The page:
Social Media Campaigns Can Improve Engagement with Revenue-Generating Content
Many associations judge the success of their social media campaigns by likes, rather than whether that content leads users to engage further on their site. Changing how social media is used and measured can improve engagement and help generate revenue.
In today’s COVID-19 world, all associations are looking for ways to maintain revenue and membership. Social media can help, but only if you use it right, contends Dan Stevens, president of WorkerBee.TV, Inc.
“Social media is a really a low-cost recruitment tool, advocacy tool, and marketing tool, if used effectively,” Stevens said. However, “if you are publishing full stories, full videos, full anything on social media, you are accelerating your own demise.”
The problem with using social media platforms like Facebook, Twitter, Instagram, and even LinkedIn to publish your content is that it leaves your members and prospects on the social media platform, rather than drawing them to your site, where they can dive deep into all your association has to offer.
“I always joke that likes are for losers,” Stevens said. “It’s about awareness and conversion, not likes.”
So, how does an association use social media as a jumping off point to pull people into their content, particularly paid offerings? Stevens recommends a drip approach, where you offer a tiny snippet—micromarketing—to pull people to your site.
“Micromarketing gives awareness and pulls people into the full story on your ecosystem and your brand, where you can monetize with advertising or pay per view,” Stevens said. “They may say, ‘This is good, and I’m going to sign up and do something for free.’ And that’s how the internet works: People have to try before they buy. What you [as an association] have to do is create those experiences to pull people in.”
The good news is that associations are poised to easily create these experiences because they have awesome content. Stevens noted that in a typical year most associations only get about 15 percent of their members to attend their annual meeting. “When you interview members, they always say the meeting is a top benefit and has the best content,” Stevens said, noting the association’s best content should go wider than 15 percent of members.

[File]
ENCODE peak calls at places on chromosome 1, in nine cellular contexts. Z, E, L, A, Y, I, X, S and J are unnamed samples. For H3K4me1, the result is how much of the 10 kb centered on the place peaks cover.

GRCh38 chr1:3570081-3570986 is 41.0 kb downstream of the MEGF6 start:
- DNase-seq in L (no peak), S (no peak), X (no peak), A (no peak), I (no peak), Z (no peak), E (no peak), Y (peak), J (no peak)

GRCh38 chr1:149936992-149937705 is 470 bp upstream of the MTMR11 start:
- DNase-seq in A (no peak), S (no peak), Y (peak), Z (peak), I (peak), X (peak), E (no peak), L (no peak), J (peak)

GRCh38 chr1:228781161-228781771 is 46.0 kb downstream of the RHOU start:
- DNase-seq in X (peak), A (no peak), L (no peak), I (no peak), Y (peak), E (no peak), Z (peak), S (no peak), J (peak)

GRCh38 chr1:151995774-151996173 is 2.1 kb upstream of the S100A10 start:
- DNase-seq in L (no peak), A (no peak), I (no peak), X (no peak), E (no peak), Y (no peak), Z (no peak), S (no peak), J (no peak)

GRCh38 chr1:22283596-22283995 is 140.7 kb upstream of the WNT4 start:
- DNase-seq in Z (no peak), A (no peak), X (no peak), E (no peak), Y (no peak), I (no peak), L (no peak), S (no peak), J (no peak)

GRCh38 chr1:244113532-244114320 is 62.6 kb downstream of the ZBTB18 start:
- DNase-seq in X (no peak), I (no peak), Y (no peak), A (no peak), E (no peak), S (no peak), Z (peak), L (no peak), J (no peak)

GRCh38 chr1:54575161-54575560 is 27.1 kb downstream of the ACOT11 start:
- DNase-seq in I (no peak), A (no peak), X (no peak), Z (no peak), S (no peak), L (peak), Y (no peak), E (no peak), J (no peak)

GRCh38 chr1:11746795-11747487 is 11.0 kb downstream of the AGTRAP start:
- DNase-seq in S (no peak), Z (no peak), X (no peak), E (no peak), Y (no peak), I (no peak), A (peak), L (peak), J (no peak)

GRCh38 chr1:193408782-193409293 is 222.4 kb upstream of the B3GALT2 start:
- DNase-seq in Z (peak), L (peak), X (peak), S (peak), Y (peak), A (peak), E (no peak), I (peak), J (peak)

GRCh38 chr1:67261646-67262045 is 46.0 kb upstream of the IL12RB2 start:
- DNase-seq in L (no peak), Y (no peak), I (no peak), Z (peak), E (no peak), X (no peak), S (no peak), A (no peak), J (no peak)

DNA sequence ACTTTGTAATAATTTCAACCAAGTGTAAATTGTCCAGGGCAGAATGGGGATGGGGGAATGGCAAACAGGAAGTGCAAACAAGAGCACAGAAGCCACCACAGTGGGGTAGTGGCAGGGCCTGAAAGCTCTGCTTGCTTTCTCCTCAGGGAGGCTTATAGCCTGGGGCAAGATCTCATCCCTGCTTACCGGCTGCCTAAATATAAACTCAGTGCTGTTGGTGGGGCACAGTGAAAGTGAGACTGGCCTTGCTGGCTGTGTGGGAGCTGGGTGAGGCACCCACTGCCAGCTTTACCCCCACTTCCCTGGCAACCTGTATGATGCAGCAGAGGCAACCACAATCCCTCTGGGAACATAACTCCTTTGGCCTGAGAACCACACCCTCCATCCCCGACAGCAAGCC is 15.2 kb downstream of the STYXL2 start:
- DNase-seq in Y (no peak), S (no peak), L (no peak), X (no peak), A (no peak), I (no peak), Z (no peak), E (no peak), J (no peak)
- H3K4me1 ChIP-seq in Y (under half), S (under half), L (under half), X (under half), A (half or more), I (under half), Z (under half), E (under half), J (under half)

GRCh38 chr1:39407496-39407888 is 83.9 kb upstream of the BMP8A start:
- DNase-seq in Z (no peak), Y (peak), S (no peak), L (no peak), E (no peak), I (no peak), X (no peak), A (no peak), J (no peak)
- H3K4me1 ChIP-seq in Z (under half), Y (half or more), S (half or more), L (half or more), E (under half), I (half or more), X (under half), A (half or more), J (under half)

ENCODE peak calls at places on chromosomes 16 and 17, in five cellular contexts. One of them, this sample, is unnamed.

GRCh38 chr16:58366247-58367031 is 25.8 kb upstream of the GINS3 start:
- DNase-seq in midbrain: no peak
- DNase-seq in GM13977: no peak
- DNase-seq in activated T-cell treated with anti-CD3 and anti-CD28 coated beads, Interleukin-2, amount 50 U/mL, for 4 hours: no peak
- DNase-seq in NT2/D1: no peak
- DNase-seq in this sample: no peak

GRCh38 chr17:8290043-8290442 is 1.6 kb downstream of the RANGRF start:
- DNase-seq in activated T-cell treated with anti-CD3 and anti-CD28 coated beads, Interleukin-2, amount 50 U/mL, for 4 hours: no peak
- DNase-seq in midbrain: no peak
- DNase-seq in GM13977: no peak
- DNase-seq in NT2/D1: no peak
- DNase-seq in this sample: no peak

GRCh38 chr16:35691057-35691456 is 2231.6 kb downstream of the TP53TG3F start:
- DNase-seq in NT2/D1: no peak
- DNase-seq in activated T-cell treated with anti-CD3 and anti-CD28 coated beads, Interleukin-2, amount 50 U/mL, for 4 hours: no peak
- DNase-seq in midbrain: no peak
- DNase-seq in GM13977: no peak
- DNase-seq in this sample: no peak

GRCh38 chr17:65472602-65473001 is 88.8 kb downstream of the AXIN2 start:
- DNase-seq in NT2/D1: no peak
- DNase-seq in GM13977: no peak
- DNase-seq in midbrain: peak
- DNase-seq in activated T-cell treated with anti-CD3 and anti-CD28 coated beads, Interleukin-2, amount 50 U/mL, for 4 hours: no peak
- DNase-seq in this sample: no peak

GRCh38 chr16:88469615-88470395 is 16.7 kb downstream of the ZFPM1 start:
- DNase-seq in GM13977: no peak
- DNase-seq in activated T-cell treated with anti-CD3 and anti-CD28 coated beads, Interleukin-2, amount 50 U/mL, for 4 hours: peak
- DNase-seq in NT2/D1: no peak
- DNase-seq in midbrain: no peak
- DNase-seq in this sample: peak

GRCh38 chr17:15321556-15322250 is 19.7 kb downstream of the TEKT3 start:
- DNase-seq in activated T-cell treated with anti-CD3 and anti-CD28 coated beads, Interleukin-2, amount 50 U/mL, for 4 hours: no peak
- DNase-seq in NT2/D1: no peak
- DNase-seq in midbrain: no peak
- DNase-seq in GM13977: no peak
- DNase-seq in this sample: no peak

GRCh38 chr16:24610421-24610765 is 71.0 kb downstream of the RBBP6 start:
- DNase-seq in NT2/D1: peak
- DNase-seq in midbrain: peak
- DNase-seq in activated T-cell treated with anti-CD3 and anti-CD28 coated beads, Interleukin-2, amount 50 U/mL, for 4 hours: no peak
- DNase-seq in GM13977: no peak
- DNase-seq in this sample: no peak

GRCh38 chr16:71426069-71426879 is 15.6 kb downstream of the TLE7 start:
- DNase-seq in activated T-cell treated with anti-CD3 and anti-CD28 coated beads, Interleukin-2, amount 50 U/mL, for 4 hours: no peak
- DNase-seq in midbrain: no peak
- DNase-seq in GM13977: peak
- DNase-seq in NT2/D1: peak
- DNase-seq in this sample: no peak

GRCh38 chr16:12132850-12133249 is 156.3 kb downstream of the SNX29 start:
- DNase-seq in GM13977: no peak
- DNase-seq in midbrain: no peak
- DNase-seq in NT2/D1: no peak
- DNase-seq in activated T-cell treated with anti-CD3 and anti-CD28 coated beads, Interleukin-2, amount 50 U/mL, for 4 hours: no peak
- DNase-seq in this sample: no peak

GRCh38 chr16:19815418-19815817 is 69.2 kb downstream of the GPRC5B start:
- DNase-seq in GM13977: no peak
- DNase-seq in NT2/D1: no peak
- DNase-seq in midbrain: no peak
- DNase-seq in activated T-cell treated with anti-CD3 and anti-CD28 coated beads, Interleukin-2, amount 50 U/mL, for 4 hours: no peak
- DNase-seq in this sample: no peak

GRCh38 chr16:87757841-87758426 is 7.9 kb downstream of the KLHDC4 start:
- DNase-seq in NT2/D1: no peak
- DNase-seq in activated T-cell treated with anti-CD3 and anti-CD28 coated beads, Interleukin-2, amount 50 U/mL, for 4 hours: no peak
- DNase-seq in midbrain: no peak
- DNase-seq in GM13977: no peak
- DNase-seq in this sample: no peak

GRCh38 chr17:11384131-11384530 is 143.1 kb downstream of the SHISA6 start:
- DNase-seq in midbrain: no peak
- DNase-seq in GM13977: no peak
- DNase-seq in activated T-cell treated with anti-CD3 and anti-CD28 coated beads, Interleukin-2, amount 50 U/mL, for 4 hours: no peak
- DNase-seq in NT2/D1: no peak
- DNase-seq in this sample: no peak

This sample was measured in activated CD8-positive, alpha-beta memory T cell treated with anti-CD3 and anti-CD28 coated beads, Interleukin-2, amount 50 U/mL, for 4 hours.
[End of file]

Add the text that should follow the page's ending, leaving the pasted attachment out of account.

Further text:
But this year, with most associations moving to virtual conferences, they now have recorded sessions chockfull of good content they can use to draw people into their ecosystem.
“Why not take that great one-hour session and produce a three-minute version for your website and a 30-second social media version,” he said. Then post the 30-second version on social, where people can click through to see the three-minute version on your site. Associations can then charge for access to the full session or place it behind a member paywall. “We are seeing incredible conversion rates, when you go from micromarketing to microlearning to full learning,” Stevens said.
That said, Stevens notes that every interaction doesn’t have to be about pulling members back to your platform. Staying on platform and engaging can be useful at times. “Social media is a great way for you to have a two-way conversation in real time,” Stevens said. “It is a great way to test ideas, test themes, and see if people in a specific category care about topics. It’s a chance to post content and take a pulse of what’s important to the audience you are attracting and that may influence your programming mix.”
Whatever mix you use on social media, the key is to make sure that it makes sense from a revenue-generating perspective. “If you can’t convert, you’ve basically built another cost center, not a profit center,” Stevens said.
If an association finds its members aren’t as active on social media and wonders if devoting limited resources to this is a good idea, Stevens said that social media is also where you’re going to find your future members.
“If my future recruitment is based on attracting the young demographic who views content as free and thinks ‘I can find everything online, why do I need to pay?’ then you really have to engage to get them,” he said. “You have to get them to engage in your environment, so they can say, ‘This is worth paying for.’”
What social media techniques are you using to engage with your audience? Share in the comments.
Source: – Associations Now